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Re: st: use of tempfile
Eric Booth <firstname.lastname@example.org>
Re: st: use of tempfile
Thu, 19 Apr 2012 09:18:07 -0500
On Apr 19, 2012, at 8:45 AM, Prakash Singh wrote:
> If you bye this it ok otherwise let me spend some time pondering about
> how best I can put my query to get solved
I think you were on the right track with showing the 'before' and 'after' data examples - but:
(1) you never explained how you get from the 'before' to the 'after' dataset or why you would want to do this (e.g., new variables appear out of nowhere in the 'after' dataset - where did they come from?; there is no indication of the decision rule you used to select observations in the dataset that would be merged back in , nor how/why you would merge back in some observations in your dataset and not others, nor what variable you used to perform the merge; there is no logic or decision rule given for how you renamed those variables in the 'after' dataset; there are apparently missing & crucial variables (e.g., common_id, sate_code) that might tell us how you are restructuring your data if they were included and properly explained, how item_code relates to state_code_*, and so on…).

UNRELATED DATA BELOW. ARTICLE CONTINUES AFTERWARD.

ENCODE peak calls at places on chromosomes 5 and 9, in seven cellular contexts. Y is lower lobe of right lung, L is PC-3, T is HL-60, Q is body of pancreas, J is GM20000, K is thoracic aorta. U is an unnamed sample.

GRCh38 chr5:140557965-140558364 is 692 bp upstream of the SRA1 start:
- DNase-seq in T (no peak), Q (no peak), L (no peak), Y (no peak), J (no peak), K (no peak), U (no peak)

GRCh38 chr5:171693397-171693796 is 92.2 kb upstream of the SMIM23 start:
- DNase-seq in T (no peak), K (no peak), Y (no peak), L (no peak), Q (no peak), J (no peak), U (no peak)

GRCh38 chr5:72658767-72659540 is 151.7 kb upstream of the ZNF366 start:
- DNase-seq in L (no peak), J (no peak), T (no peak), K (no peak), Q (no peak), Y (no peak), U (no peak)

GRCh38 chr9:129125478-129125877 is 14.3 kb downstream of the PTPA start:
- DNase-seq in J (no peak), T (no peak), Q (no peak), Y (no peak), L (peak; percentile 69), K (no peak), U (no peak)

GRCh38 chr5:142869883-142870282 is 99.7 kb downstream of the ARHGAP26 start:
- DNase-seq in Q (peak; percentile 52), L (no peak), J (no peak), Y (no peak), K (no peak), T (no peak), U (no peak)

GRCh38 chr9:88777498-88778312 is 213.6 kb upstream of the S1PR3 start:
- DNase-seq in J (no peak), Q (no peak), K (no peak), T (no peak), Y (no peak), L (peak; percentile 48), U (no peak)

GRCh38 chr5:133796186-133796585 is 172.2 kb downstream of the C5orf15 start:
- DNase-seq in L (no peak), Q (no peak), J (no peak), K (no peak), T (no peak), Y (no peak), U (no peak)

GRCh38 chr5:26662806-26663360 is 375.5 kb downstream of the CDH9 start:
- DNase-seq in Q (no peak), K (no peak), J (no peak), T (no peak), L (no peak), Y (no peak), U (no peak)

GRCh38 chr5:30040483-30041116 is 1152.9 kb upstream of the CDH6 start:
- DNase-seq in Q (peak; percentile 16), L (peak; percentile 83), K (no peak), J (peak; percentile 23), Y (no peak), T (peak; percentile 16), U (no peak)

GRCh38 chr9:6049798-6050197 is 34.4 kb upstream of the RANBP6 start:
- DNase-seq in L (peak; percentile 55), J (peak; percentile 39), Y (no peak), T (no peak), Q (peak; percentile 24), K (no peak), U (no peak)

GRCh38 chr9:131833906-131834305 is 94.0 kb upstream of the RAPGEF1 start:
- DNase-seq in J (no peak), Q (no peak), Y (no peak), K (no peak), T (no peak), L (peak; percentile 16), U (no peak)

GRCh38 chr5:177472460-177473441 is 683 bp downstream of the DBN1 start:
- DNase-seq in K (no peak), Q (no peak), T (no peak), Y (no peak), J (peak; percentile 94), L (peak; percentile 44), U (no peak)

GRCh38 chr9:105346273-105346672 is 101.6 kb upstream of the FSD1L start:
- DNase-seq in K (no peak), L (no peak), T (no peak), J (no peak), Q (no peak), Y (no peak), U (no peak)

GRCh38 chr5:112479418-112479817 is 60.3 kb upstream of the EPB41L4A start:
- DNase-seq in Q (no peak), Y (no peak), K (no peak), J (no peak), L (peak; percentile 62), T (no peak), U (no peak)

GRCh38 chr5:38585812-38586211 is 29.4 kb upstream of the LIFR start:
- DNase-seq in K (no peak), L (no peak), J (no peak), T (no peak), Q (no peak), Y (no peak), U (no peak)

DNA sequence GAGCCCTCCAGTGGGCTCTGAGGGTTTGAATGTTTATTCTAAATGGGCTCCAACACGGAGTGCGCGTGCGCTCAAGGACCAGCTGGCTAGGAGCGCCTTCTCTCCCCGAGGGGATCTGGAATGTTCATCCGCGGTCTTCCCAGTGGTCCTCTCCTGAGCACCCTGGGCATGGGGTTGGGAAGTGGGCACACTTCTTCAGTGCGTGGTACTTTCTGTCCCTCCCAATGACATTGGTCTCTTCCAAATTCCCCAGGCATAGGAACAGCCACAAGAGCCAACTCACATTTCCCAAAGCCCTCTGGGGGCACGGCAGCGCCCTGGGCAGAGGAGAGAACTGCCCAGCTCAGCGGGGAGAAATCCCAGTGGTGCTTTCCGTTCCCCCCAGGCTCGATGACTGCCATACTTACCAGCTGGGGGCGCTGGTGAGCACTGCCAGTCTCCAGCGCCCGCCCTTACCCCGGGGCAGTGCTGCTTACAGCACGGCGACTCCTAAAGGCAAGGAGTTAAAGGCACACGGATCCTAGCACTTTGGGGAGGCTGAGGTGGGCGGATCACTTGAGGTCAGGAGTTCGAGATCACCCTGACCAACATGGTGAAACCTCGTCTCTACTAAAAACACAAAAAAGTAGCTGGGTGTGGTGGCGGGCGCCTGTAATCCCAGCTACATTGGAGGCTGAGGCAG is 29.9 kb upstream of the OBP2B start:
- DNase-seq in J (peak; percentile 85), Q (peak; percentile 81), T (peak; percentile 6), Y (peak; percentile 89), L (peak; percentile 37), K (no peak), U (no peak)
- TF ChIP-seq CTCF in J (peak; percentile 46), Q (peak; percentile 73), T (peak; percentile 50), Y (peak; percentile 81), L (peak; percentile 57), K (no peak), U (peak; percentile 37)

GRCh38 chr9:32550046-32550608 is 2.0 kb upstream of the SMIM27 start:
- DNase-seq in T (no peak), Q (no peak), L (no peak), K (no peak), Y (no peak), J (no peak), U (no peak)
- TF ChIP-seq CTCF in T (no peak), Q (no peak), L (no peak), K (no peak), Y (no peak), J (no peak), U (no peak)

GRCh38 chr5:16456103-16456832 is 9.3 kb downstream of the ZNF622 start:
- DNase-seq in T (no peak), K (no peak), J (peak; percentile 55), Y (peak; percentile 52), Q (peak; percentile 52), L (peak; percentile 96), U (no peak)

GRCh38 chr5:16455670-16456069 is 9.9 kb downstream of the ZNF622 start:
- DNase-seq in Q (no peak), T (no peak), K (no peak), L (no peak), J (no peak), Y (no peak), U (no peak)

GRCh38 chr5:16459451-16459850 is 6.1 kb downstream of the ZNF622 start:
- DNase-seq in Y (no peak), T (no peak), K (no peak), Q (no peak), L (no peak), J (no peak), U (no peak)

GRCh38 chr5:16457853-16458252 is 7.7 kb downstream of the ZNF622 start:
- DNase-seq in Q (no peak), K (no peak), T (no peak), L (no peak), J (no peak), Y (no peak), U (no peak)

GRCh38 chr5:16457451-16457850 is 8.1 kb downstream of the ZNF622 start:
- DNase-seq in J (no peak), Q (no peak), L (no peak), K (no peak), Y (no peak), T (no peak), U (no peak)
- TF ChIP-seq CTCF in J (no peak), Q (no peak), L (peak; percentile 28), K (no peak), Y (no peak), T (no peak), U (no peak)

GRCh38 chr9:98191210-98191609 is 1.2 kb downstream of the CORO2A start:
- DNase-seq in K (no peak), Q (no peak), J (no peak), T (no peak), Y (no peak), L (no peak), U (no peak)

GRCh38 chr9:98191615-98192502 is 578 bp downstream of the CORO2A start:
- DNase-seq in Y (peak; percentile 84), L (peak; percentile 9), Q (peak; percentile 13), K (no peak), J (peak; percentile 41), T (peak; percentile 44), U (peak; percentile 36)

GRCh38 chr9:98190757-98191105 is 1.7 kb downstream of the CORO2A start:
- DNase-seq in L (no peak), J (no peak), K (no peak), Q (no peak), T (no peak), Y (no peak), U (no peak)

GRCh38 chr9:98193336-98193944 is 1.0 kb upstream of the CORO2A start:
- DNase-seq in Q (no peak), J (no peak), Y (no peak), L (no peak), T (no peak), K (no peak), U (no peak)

(2) The code snippet you shared has more new variables(what is 'common_id'?), different variable names (and different spellings), you use the file extension ".data" instead of ".dta", and mystery datasets that get merged in (e.g., you first create sales1_1 and sales1_20 and then merge sales1_1 to mystery dataset sales1_2 (which contains what exactly?) and then you merge mystery dataset sales1_1_19 (again ?) to sales1_20 -- how could we know what these other datasets contain or why you are using this merge process?). This code only made all this less clear.
The only way you could get better input on this is to provide clearer explanations and a clearer 'before' and 'after' example - we cannot guess at all the things I've described above and give you useful advice.
If you explain how you get (or want to get) from the 'before' to the 'after' data step-by-step _and_ the rationale for doing so, I think you might get some good advice here.
Eric A. Booth
Public Policy Research Institute
Texas A&M University
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